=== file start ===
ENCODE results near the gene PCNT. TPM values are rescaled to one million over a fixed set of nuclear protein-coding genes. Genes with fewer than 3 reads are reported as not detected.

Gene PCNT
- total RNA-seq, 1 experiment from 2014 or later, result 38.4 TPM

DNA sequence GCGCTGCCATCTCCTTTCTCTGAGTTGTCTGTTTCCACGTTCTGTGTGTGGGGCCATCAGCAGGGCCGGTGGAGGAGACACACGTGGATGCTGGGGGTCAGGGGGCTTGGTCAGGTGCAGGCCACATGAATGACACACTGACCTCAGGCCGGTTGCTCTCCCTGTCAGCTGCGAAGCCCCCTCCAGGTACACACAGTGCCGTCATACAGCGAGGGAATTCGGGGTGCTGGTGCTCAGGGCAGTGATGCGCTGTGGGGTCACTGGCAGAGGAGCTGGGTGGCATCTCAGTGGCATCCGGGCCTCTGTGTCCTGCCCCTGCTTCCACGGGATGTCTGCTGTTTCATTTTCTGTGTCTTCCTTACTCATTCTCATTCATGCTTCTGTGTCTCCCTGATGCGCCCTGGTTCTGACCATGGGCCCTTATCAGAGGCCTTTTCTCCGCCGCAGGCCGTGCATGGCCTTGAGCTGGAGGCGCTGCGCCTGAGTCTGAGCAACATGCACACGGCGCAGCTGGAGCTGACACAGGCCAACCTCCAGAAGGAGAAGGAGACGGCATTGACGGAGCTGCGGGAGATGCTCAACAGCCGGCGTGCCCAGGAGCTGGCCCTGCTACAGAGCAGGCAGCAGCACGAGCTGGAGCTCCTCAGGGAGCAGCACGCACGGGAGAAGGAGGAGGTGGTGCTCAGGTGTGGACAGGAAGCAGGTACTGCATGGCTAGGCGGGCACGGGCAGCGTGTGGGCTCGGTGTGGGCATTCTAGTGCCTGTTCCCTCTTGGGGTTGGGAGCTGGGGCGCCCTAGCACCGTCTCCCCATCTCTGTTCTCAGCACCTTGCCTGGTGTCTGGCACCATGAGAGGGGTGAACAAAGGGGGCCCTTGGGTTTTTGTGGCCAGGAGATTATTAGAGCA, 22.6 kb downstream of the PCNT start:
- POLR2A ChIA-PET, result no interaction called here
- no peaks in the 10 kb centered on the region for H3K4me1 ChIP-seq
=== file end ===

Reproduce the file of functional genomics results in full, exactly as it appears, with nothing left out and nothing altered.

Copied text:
ENCODE results near the gene PCNT. TPM values are rescaled to one million over a fixed set of nuclear protein-coding genes. Genes with fewer than 3 reads are reported as not detected.

Gene PCNT
- total RNA-seq, 1 experiment from 2014 or later, result 38.4 TPM

DNA sequence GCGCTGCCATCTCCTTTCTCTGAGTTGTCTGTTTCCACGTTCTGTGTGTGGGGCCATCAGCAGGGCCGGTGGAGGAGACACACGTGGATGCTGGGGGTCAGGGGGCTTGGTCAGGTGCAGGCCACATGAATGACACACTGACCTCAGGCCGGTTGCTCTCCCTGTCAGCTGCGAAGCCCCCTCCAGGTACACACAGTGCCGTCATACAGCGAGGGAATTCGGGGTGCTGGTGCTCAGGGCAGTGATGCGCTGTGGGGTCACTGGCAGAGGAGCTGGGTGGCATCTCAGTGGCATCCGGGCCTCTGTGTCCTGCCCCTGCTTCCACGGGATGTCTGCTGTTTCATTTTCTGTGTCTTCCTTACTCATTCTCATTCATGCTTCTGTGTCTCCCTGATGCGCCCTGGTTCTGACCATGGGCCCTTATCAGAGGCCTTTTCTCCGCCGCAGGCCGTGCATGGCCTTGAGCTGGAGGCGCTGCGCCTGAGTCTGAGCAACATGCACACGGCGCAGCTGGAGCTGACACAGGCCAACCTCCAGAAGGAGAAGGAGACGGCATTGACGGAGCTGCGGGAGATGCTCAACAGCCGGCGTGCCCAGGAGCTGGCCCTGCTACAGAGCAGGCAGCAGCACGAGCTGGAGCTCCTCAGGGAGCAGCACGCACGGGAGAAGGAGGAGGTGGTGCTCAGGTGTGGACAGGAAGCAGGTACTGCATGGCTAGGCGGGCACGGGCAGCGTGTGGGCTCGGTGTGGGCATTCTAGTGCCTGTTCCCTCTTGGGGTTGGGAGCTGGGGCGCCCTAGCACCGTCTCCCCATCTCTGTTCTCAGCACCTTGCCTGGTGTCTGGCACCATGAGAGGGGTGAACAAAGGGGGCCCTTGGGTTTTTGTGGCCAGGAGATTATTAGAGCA, 22.6 kb downstream of the PCNT start:
- POLR2A ChIA-PET, result no interaction called here
- no peaks in the 10 kb centered on the region for H3K4me1 ChIP-seq